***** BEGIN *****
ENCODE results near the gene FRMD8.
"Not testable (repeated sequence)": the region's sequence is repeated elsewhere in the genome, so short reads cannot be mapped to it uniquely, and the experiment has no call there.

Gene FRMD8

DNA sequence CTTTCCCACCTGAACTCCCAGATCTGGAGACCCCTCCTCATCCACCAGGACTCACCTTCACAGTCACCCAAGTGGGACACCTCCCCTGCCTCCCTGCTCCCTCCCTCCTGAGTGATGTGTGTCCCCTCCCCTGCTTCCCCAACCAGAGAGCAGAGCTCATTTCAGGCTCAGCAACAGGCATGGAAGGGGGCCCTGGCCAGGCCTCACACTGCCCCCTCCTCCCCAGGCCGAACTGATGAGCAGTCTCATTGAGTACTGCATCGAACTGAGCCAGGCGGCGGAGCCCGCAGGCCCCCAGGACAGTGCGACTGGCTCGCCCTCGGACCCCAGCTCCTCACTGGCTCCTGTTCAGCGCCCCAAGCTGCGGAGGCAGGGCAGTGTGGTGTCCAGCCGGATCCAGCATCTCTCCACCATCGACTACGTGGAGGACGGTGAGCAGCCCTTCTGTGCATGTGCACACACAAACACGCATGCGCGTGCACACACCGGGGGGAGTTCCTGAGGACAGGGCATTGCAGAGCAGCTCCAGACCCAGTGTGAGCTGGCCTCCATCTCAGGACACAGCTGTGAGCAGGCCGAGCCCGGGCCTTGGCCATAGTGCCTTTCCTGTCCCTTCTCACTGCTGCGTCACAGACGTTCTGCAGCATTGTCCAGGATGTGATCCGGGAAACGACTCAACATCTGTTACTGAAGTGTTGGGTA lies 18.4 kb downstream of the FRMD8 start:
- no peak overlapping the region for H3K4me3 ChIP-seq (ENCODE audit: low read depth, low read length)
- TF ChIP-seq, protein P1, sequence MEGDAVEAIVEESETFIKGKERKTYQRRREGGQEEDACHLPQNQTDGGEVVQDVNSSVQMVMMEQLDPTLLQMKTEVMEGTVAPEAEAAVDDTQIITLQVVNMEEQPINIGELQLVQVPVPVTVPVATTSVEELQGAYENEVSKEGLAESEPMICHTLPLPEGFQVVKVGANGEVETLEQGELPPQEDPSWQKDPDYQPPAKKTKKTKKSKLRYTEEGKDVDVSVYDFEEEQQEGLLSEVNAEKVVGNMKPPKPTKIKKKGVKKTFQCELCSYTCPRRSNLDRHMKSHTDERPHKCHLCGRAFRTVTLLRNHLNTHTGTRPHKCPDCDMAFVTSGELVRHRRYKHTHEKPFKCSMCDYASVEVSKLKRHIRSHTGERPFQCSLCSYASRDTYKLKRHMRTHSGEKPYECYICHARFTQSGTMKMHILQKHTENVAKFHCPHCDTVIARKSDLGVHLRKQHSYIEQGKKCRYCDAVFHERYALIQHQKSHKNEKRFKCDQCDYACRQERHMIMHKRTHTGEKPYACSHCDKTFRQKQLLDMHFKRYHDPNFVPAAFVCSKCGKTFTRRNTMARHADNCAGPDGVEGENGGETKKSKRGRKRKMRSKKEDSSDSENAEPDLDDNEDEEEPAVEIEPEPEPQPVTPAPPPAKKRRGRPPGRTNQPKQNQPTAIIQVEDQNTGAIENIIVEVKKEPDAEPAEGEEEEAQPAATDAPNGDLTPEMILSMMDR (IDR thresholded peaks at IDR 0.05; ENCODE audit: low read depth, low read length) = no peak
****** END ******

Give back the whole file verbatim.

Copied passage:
ENCODE results near the gene FRMD8.
"Not testable (repeated sequence)": the region's sequence is repeated elsewhere in the genome, so short reads cannot be mapped to it uniquely, and the experiment has no call there.

Gene FRMD8

DNA sequence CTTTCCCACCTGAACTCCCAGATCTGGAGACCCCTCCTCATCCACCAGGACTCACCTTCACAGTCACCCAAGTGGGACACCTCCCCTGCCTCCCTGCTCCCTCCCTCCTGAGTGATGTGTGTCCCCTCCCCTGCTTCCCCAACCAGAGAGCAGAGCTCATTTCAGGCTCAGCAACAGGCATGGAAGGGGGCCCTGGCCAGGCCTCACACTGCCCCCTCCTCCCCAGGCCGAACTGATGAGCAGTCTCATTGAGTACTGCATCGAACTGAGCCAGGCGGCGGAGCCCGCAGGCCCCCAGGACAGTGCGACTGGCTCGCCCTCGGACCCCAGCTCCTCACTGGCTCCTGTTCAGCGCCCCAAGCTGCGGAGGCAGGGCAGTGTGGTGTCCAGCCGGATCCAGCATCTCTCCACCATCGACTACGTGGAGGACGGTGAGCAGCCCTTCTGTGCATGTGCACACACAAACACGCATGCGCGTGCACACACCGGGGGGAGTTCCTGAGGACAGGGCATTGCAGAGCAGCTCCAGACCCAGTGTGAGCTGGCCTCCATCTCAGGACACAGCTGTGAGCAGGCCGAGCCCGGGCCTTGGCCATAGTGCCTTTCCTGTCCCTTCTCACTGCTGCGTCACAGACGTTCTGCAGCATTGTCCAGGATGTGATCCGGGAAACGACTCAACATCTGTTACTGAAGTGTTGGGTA lies 18.4 kb downstream of the FRMD8 start:
- no peak overlapping the region for H3K4me3 ChIP-seq (ENCODE audit: low read depth, low read length)
- TF ChIP-seq, protein P1, sequence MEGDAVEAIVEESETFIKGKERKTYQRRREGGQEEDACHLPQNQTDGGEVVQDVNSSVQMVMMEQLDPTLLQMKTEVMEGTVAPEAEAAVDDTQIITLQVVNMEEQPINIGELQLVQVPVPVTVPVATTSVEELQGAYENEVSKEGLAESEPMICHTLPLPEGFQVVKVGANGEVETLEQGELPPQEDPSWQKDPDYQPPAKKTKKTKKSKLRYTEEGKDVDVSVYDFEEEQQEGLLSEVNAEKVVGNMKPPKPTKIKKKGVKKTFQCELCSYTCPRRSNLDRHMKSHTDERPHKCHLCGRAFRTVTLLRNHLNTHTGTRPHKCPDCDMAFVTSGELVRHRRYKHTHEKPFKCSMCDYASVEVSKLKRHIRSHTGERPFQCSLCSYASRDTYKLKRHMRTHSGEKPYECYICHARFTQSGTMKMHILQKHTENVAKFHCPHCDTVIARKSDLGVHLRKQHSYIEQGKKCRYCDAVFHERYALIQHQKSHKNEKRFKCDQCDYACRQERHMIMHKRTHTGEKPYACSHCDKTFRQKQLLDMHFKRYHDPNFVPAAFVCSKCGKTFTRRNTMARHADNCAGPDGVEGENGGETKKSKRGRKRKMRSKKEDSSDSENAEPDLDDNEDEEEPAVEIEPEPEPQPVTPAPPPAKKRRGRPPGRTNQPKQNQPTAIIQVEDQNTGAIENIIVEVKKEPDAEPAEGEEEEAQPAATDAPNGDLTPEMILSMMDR (IDR thresholded peaks at IDR 0.05; ENCODE audit: low read depth, low read length) = no peak